10) Be polite. Thank everyone often. Tell them how much their work means to you and to the film. You had a vision for a story that you felt so compelled to tell that you’re making it into a feature film. All these other people who are working their butts off are helping you realize that vision and tell that story. Without them: no film. And you’re not even paying them (probably) or paying them very little. Be thankful for whatever they’re giving you, it’s more than you could do on your own.
11) Be nice to your actors. Perhaps this is as obvious as thanking your crew members frequently but I still read stories about directors who try to humiliate or intimidate their actors into good performances. Don’t roll your eyes when they are “insecure” or need a quiet place to prepare. The camera is an unforgiving, unblinking eye and if they give a bad performance, have a pimple or are shot from the wrong angle that makes it look like they have a double-chin, everyone who sees them in your movie will comment on it. They know it. You know it (how many times have you and your friends made jokes about how some actor looked in a film or photo?). I generally found that where an actor wasn’t giving me what I wanted it was because I wasn’t being clear enough.
12) Get your day. You know what’s worse than not getting that awesome shot or beautiful lighting set-up or the perfect performance? Having a film that makes no sense because you only shot half the script. There’s just no way around it: shooting a microbudget feature on a limited schedule requires compromise. We dropped a couple of scenes – generally ones that involved a character getting from point A to point B – but I was very happy that we basically shot all the scenes on our schedule and even a couple extra ones (including live concert footage involving our two leads). Besides the awesome cast and crew, this was possible because we were willing to compromise and shift on the fly based upon where we were at. Having scene an amazing script basically ruined because the director failed to shoot more than two-thirds of the script and the editor didn’t have the material to cut together something coherent, I was cognizant of the importance of this throughout the shoot.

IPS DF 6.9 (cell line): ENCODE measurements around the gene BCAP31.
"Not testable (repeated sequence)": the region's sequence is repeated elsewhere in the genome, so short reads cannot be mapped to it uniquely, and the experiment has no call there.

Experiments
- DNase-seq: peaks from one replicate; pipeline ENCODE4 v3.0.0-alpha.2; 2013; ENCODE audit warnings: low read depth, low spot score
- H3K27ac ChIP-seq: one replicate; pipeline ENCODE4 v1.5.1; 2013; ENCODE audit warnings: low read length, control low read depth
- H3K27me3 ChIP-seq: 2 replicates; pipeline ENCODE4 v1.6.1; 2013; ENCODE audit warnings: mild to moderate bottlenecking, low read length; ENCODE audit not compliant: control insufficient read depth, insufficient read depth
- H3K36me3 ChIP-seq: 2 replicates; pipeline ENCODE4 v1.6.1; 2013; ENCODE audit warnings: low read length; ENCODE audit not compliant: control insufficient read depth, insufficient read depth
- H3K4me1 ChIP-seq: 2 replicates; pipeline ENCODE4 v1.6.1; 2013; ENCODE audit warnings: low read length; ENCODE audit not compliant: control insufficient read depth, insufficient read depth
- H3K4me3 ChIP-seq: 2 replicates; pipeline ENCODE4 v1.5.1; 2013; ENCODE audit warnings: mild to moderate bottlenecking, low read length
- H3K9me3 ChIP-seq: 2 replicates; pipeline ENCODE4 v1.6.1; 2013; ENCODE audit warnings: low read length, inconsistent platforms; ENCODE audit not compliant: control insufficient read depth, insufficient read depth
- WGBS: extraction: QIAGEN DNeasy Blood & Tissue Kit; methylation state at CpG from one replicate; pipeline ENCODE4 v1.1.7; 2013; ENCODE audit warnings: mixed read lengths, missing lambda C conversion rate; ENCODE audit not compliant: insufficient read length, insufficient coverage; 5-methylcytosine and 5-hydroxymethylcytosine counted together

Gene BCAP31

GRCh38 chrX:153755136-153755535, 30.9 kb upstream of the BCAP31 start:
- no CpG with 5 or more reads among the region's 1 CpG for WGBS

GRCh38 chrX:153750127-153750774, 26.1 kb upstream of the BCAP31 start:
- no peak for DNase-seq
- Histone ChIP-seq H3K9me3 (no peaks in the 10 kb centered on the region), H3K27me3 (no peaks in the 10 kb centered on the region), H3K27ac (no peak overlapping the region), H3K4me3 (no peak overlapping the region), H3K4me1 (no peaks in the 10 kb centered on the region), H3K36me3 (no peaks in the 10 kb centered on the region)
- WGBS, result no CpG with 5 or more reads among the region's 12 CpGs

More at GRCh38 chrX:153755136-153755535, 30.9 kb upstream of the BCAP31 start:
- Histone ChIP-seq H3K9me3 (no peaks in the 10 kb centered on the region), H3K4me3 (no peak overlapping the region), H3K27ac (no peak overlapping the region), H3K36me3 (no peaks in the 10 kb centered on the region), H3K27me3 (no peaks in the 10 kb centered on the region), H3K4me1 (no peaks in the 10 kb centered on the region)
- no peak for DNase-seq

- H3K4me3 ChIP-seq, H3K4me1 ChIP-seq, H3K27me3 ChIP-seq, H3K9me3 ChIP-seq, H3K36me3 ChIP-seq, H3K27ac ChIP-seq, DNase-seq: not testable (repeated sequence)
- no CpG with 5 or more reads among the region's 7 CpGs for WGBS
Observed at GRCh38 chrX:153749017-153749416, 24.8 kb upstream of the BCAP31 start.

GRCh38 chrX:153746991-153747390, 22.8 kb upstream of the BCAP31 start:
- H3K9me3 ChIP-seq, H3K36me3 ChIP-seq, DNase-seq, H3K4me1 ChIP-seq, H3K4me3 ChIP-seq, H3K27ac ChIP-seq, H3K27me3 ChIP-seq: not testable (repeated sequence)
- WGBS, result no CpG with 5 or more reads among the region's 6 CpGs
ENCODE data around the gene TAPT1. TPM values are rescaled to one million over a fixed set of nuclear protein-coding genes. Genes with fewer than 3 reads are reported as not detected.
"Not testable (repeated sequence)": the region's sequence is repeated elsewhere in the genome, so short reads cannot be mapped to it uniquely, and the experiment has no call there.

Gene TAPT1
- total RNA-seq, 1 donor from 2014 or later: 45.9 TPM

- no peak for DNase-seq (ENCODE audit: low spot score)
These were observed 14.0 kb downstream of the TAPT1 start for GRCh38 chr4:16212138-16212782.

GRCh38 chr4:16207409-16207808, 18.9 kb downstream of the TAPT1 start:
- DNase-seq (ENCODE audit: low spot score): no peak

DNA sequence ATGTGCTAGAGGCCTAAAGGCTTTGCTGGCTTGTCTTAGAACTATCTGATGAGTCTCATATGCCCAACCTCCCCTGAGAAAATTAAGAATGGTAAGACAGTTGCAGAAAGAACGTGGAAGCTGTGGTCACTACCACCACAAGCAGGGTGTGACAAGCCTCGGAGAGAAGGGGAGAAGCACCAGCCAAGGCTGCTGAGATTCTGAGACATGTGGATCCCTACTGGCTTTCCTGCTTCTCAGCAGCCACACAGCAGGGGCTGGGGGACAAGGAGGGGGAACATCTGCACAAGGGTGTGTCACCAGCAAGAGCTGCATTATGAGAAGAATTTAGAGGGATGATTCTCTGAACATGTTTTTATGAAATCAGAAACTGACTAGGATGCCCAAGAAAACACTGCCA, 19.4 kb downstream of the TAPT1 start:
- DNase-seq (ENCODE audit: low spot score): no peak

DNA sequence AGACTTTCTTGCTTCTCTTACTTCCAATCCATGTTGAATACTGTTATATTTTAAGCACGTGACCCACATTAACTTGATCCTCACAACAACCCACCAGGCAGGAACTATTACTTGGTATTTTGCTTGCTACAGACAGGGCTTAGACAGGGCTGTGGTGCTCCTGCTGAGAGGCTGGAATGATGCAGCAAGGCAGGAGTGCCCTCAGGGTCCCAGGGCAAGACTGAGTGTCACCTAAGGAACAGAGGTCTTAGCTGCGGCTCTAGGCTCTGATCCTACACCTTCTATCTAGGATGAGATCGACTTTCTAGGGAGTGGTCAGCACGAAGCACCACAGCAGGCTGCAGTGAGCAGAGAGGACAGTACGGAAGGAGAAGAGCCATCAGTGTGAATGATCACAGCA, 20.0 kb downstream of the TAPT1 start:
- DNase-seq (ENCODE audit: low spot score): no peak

There are some other lessons that will be worth discussing after post-production but I think it’s premature to discuss them at this point. Should we have gotten more or less variety in our shots, for instance? We’ll know when we try to edit it all together. I personally don’t like a lot of “trick” shots and could only watch about fifteen minutes of Wes Anderson’s indie breakout success, Bottle Rocket. The high angle/low angle shots between the lead and his sister made me nauseous. On the other hand, we were shooting a lot in just a few rooms in one house so we did try to switch it up a bit to give us some visual variety – who knows if we did enough of this or if it will come across as contrived.